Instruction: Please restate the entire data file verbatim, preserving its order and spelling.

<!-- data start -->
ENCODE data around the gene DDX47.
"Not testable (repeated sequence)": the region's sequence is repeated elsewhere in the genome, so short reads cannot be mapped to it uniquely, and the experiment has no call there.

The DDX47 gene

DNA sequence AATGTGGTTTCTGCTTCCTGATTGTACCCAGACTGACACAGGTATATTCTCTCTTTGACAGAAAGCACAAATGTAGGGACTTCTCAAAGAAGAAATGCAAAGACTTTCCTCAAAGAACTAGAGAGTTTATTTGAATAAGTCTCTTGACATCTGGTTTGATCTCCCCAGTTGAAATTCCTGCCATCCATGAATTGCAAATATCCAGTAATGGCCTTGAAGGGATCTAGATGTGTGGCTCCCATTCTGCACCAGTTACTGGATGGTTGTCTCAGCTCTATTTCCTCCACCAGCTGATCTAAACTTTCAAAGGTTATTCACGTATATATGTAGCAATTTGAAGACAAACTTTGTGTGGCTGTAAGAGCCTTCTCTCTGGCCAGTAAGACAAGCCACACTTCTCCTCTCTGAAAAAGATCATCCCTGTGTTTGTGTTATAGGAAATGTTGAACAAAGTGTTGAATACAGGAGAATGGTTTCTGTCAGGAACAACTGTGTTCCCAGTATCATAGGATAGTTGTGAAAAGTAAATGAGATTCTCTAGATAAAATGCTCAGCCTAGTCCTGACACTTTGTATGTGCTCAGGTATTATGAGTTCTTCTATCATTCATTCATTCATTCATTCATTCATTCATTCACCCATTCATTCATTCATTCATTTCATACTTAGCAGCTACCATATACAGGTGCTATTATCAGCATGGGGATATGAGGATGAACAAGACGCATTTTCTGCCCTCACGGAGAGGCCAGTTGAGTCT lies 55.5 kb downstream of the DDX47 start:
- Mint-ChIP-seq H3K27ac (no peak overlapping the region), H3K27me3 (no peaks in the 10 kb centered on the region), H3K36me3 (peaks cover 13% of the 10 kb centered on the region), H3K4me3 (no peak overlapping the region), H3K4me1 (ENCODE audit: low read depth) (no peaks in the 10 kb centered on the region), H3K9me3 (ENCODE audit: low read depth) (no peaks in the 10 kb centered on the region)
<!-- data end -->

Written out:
ENCODE data around the gene DDX47.
"Not testable (repeated sequence)": the region's sequence is repeated elsewhere in the genome, so short reads cannot be mapped to it uniquely, and the experiment has no call there.

The DDX47 gene

DNA sequence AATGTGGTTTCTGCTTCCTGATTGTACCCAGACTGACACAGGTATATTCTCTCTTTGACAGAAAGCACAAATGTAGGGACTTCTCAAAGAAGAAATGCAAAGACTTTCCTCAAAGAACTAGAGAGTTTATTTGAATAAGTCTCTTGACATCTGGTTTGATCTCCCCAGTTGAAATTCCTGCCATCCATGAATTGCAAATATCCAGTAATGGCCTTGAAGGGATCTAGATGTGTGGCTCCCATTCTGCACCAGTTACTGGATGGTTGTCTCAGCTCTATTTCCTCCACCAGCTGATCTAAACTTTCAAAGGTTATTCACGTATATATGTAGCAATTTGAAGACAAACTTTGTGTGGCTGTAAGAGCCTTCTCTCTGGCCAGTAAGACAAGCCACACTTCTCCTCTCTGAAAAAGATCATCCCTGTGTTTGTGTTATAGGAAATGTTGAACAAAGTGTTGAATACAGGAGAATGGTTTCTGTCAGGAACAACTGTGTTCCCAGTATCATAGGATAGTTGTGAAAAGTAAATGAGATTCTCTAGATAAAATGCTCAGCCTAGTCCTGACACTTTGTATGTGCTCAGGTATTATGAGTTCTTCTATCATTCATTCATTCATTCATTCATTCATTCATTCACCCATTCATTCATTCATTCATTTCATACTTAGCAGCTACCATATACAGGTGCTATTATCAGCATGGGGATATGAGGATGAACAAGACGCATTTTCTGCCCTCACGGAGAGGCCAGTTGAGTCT lies 55.5 kb downstream of the DDX47 start:
- Mint-ChIP-seq H3K27ac (no peak overlapping the region), H3K27me3 (no peaks in the 10 kb centered on the region), H3K36me3 (peaks cover 13% of the 10 kb centered on the region), H3K4me3 (no peak overlapping the region), H3K4me1 (ENCODE audit: low read depth) (no peaks in the 10 kb centered on the region), H3K9me3 (ENCODE audit: low read depth) (no peaks in the 10 kb centered on the region)